Amy Doser // new Survivor Series co-editor & CSP volunteer // wife to Dave // stay-at-home mom to David Brian (named after his late uncle) & Henry Bruce (both pictured) // consultant to Beautycounter // writer & book lover // avid runner (ran a ½ marathon with Leukemia & Lymphoma Society’s Team in Training in SF) // Clemson grad // survivor of brother Brian (passed to leukemia in ’07)
“As a stay at home mom, I’ve looked for volunteer opportunities with organizations of which I could be passionate. I left the corporate world to be full time with my kids, but I always felt like there was more and if I was going to take away time from my boys, then it had to be something really worthwhile. Kay Roper [CSP Executive Director] spoke about the Park on the 9th anniversary of the death of my younger brother to leukemia. I took it as a sign from God that this is where I was needed.
“My younger brother had been under the weather for quite some time. He’d been to doctors for nearly a month as they tried to determine what was wrong with him. A few years earlier, he’d been hit by a drunk driver, & subsequently his spleen had to be removed. We were told that because the spleen was gone, determining that his illness was leukemia was a bit difficult.
“My two most specific memories both come from when Brian was first diagnosed & then when it came out of remission. First let me preface this by saying, my brother was younger by 6 years. I was always very protective of him; he was like my own little baby. When he was diagnosed, he had just turned 23 years old. He was admitted into the hospital on Thursday, & on Friday, my parents wanted to go see all of our family face-to-face & to tell them about Brian; so I stayed at the hospital with him. That afternoon, he leaned forward on the bed; his IVs dangling from a port; the IV tree obnoxiously taunting him; & said, ‘I don’t want to die.’ I did the big sister approach, & pushing back my own tears told him he wasn’t going to die — that people beat this all the time, & he would too.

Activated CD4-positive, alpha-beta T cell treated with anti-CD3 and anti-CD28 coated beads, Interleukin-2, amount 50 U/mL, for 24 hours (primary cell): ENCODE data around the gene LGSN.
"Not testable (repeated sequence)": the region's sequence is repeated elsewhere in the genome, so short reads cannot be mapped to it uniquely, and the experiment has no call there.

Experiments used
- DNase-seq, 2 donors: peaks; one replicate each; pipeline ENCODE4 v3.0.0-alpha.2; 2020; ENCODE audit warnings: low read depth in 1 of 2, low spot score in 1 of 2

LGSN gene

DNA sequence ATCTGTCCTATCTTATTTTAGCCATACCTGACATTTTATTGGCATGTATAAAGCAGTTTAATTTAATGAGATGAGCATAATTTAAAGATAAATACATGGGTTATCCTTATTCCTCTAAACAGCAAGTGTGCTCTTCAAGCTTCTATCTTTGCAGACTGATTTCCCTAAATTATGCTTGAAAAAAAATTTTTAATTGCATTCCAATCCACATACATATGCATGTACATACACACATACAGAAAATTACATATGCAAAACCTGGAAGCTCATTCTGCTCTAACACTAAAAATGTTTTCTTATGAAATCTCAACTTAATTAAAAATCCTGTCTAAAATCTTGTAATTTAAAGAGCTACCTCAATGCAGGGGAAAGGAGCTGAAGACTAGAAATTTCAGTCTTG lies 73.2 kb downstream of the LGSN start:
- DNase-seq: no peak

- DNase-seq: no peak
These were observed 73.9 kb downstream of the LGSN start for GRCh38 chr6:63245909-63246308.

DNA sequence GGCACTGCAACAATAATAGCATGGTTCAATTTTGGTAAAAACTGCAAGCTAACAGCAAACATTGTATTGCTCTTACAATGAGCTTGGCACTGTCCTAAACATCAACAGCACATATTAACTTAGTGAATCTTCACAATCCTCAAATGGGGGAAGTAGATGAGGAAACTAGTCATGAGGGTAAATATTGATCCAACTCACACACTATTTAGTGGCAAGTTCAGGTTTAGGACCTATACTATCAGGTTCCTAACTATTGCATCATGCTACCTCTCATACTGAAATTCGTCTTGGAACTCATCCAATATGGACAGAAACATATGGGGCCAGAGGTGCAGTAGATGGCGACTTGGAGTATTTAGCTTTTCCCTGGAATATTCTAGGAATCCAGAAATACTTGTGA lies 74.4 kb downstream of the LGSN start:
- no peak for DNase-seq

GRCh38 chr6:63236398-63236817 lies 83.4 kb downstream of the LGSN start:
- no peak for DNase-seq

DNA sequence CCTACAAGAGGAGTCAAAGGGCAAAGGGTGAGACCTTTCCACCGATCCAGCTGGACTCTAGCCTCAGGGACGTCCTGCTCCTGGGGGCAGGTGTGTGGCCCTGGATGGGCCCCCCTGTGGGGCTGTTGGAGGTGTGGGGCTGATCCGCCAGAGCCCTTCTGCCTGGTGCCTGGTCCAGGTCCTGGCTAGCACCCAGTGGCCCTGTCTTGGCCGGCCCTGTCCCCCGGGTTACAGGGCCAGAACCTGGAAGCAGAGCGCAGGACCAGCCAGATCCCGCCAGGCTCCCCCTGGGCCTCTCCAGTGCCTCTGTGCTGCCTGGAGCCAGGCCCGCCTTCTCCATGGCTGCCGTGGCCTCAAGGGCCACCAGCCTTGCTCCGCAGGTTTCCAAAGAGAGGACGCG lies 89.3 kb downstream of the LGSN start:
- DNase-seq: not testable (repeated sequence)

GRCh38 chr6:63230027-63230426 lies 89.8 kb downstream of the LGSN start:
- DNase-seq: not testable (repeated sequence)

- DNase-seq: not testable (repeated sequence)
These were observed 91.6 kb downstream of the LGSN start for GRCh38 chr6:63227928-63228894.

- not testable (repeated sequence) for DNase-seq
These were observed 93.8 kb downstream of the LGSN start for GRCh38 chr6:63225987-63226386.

“Flash forward 2 1/2 years to Jan. 3, ’07 — when we had been told that the leukemia was back, & he had 3-6 months to live. My parents had left the room, so it was just the two of us. I started crying & asked Brian what I was supposed to do without him, & that I didn’t want him to die. He put his arms around me — instantly becoming the older sibling — & said, ‘You’re going to keep living, & you’ll do it for me.’ I think these two memories stand out because they show how much he had grown spiritually in his years fighting leukemia. He ended up dying 29 days later — not even making it a month after the leukemia came out of remission.
“Cancer isn’t just about the radiation & chemo treatments. There’s so much more to it. We all became more educated; we found out there were burdens in life we could easily shoulder. We all experienced a lot of change, a lot of heartbreak, & a lot of laughs during the 2 ½ years Brian bravely fought this disease. I try not to have regrets in life or spend my days thinking, ‘What if?’ We fought this battle together as a family, because I believe it’s what God felt we needed. My parents & I came out of it broken but able to piece our lives back together. Almost 10 years later, I still have my days of just sitting in my room and crying my eyes out. There’s a piece of my heart that’s gone, & I still have my days of asking God, ‘Why?’ But in the end, I’m grateful not necessarily for the experience of cancer in my brother’s life, but for the way I came out of it & what I learned from it. I’d spent my entire life looking into the future & not living in the moment. I stopped & breathed more often, took in the wonders of God, & even found out new things about my brother.
“I would like to think that watching how well my brother handled all of his treatments — & suffer with grace & dignity — has encouraged me to be strong in life, to never give up, to always fight. My mother taught me how to be strong for her child. You know, in the 2 ½ years Brian went through this, he NEVER saw her cry. She saved that for me, my dad or her friends. As a mother, I’m still in awe of her strength as to how well she kept everything together for my brother’s sake.
“I never really considered myself a survivor until I met Kay. For me, a survivor was always someone who was diagnosed with cancer & then beat it — not the people surrounding that person. Then I recall my brother’s words to me that day when we were told his leukemia was back: ‘You’re going to keep living, & you’ll do it for me.’ When I have my days that are bad, I think about how worse his days were at times, & how well he handled those days. Everything that I do in my life, no matter how minute it may seem, I always think, ‘How would Brian handle this? Would he be proud of me?’”
Photo by Jose Zurita